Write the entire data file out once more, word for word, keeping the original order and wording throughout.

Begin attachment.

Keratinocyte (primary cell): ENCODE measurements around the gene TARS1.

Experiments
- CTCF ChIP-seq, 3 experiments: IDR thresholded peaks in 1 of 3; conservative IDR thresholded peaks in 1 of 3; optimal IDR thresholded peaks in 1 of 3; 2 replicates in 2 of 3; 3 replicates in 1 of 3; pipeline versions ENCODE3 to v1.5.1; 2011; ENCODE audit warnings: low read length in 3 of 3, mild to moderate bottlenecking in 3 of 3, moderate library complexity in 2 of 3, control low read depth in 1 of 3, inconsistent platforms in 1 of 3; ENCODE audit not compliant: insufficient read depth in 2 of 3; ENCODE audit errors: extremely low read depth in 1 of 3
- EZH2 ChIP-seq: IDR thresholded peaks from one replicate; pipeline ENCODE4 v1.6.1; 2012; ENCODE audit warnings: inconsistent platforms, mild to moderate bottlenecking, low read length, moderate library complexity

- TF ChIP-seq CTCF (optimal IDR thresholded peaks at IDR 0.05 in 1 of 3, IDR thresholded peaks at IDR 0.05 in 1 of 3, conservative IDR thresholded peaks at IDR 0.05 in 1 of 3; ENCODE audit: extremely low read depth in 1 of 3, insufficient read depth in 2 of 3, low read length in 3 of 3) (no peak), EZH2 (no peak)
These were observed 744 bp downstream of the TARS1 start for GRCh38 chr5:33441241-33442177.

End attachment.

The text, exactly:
Keratinocyte (primary cell): ENCODE measurements around the gene TARS1.

Experiments
- CTCF ChIP-seq, 3 experiments: IDR thresholded peaks in 1 of 3; conservative IDR thresholded peaks in 1 of 3; optimal IDR thresholded peaks in 1 of 3; 2 replicates in 2 of 3; 3 replicates in 1 of 3; pipeline versions ENCODE3 to v1.5.1; 2011; ENCODE audit warnings: low read length in 3 of 3, mild to moderate bottlenecking in 3 of 3, moderate library complexity in 2 of 3, control low read depth in 1 of 3, inconsistent platforms in 1 of 3; ENCODE audit not compliant: insufficient read depth in 2 of 3; ENCODE audit errors: extremely low read depth in 1 of 3
- EZH2 ChIP-seq: IDR thresholded peaks from one replicate; pipeline ENCODE4 v1.6.1; 2012; ENCODE audit warnings: inconsistent platforms, mild to moderate bottlenecking, low read length, moderate library complexity

- TF ChIP-seq CTCF (optimal IDR thresholded peaks at IDR 0.05 in 1 of 3, IDR thresholded peaks at IDR 0.05 in 1 of 3, conservative IDR thresholded peaks at IDR 0.05 in 1 of 3; ENCODE audit: extremely low read depth in 1 of 3, insufficient read depth in 2 of 3, low read length in 3 of 3) (no peak), EZH2 (no peak)
These were observed 744 bp downstream of the TARS1 start for GRCh38 chr5:33441241-33442177.